Reactive airways disease (RAD) is really more a condition or characteristic of the airways. Hyperreactive airways disease would be a more accurate description of the condition. The airways of all people will constrict in response to noxious stimuli, for example smoke from a burning building. The airways of individuals with RAD are just more sensitive to stimuli, such as chemical, infectious, or allergic, than the rest of us. Being more sensitive, also known as hyperreactive, they are more likely to constrict, constriction being a prime feature of asthma.
And so, RAD is but one characteristic of asthma. Some doctors use the term RAD rather than the diagnosis of asthma, especially with young children when it is not always possible to be certain of that diagnosis, because they are too young to follow directions well enough to perform spirometry, a simple breathing test used to determine if asthma is the problem.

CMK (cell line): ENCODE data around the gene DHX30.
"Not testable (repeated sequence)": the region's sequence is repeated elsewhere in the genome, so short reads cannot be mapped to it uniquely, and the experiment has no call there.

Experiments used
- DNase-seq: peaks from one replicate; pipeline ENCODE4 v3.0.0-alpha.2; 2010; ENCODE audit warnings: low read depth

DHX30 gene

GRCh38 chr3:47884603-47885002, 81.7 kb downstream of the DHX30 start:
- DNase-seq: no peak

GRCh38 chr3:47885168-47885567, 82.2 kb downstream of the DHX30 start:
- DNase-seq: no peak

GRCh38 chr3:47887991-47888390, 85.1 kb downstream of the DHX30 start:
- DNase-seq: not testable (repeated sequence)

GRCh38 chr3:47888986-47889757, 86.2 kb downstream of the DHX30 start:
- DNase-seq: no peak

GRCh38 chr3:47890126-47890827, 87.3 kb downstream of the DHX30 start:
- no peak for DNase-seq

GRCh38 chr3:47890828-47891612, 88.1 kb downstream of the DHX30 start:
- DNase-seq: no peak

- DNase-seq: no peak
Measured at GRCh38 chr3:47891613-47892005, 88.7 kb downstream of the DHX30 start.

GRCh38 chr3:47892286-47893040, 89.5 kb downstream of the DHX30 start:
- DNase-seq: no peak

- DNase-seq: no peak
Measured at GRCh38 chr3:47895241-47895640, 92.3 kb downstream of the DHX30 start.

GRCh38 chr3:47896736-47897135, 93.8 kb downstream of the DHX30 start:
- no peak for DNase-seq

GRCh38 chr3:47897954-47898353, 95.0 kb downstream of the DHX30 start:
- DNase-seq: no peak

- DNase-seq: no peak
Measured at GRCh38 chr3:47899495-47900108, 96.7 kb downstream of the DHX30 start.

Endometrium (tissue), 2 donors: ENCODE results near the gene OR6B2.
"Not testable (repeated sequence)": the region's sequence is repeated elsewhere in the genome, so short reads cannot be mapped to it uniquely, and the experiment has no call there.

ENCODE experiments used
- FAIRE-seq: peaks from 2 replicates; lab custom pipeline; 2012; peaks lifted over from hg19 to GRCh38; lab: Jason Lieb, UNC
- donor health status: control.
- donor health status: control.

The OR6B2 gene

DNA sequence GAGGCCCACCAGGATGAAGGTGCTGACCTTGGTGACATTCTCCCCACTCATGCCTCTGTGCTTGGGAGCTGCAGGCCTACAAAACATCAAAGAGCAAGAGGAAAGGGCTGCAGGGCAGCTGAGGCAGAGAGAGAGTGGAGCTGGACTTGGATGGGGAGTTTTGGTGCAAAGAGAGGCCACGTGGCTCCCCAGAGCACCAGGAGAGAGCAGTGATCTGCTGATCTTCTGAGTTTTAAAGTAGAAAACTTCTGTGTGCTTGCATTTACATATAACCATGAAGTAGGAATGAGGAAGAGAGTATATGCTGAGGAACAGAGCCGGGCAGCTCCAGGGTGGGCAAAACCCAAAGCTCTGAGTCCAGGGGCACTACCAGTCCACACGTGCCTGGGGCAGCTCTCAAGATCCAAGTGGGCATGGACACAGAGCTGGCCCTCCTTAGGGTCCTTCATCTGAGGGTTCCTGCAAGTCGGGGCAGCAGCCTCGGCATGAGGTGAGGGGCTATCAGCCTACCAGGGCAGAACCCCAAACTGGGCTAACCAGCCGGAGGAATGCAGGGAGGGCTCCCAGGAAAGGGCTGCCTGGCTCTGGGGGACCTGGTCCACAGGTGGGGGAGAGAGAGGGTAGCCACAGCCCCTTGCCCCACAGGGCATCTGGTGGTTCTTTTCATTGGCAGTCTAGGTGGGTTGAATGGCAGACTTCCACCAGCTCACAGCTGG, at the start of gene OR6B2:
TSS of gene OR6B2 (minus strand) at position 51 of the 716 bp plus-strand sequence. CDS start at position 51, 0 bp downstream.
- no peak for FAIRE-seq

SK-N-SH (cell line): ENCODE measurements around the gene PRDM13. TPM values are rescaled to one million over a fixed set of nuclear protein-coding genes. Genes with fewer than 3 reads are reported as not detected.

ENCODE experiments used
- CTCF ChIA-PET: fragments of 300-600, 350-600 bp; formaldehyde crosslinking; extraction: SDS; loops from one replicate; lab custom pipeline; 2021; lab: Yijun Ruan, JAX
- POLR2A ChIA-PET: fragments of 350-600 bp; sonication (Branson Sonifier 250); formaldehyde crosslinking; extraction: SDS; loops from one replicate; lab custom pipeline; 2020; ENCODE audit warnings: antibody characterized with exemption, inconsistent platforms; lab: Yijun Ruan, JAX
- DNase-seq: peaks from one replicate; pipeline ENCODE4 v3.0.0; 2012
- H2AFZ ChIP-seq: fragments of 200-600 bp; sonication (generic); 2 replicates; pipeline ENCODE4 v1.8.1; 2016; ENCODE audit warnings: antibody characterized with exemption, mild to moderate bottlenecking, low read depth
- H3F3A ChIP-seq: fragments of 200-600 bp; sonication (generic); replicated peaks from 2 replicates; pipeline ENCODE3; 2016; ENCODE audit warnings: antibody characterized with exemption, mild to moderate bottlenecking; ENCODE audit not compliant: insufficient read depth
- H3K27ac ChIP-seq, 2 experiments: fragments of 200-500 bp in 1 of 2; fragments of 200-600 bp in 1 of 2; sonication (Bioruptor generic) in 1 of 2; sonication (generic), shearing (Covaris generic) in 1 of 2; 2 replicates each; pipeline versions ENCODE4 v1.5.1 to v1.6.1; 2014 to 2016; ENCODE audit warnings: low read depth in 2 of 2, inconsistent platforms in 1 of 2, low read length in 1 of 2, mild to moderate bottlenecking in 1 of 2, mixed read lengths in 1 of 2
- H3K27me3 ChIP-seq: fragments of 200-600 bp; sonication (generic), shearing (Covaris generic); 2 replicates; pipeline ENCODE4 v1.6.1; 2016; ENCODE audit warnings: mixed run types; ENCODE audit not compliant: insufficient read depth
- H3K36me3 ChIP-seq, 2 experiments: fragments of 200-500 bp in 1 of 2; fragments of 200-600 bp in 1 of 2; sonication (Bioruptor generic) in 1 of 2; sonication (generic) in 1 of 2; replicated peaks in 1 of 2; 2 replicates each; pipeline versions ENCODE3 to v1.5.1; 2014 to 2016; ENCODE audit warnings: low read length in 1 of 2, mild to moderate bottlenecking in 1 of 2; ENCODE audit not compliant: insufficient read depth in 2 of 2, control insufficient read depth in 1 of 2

One sign of the transition from RAD to asthma is when the airways seem to constrict spontaneously; that is, without any obvious noxious substance, clearly being the cause.
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